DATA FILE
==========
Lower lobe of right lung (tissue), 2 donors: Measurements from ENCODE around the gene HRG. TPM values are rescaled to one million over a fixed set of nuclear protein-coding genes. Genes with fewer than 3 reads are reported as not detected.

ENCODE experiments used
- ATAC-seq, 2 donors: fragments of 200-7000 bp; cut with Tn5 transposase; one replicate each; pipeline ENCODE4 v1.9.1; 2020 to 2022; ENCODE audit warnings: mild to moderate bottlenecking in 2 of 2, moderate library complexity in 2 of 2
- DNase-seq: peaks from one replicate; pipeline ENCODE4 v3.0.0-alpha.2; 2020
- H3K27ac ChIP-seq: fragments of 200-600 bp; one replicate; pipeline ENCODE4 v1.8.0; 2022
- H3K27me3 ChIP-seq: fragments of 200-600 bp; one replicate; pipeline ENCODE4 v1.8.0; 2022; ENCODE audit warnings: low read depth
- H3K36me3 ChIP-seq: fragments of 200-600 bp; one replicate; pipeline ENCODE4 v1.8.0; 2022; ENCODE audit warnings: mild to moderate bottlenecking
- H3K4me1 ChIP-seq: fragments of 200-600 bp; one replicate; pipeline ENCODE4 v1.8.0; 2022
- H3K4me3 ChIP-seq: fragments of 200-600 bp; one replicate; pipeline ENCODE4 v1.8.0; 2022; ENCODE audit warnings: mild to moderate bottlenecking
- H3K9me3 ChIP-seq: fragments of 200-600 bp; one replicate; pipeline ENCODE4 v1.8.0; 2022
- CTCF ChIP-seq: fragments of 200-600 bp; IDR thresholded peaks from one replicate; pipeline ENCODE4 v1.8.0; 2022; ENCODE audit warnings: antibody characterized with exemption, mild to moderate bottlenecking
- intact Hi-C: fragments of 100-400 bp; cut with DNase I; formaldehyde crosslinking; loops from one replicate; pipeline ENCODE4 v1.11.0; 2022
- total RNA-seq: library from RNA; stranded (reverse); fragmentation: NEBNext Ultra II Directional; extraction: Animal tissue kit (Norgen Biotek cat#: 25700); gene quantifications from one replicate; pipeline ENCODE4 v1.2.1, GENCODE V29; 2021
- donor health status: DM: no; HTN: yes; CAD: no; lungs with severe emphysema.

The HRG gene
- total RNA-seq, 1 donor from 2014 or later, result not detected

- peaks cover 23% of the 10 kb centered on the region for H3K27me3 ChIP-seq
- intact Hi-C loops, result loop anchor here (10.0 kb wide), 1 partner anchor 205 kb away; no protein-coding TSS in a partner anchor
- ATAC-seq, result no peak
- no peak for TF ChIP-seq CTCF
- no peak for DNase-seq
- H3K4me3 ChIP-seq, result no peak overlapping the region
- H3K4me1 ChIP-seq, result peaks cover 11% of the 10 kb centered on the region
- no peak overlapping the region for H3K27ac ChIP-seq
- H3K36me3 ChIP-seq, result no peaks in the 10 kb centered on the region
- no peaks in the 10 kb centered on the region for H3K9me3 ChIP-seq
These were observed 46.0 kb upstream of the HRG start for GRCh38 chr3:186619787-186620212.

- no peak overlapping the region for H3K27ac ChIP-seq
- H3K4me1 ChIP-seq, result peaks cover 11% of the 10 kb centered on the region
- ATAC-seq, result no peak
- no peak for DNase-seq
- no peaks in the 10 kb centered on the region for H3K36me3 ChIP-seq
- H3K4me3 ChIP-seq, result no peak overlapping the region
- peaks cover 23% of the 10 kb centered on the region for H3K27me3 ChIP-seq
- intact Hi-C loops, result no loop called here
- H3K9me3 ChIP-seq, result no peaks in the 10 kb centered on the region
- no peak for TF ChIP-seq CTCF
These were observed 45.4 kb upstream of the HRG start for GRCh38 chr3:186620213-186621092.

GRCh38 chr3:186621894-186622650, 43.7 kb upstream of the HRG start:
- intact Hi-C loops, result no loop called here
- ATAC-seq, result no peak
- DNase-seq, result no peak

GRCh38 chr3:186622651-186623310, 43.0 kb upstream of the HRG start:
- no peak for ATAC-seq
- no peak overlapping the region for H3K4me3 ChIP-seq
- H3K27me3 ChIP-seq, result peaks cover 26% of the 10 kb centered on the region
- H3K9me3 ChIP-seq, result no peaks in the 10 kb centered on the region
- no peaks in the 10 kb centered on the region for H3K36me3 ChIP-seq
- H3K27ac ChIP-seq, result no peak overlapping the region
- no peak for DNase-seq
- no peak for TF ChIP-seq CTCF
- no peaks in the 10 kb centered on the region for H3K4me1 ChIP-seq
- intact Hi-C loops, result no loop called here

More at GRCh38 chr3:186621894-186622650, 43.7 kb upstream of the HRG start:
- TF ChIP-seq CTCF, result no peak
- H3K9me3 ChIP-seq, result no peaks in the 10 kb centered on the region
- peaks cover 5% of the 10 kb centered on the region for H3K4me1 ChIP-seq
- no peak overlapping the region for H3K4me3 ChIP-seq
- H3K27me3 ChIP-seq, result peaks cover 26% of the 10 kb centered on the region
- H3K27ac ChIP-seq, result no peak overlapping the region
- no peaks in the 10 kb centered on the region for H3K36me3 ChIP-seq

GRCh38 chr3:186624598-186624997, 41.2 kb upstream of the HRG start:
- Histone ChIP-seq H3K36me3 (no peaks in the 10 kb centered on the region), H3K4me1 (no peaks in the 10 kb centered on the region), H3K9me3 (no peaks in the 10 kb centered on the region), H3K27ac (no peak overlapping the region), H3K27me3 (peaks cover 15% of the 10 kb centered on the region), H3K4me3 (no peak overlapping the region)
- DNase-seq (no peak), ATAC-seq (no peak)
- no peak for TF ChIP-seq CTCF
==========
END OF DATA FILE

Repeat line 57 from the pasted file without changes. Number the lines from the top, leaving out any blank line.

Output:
- peaks cover 5% of the 10 kb centered on the region for H3K4me1 ChIP-seq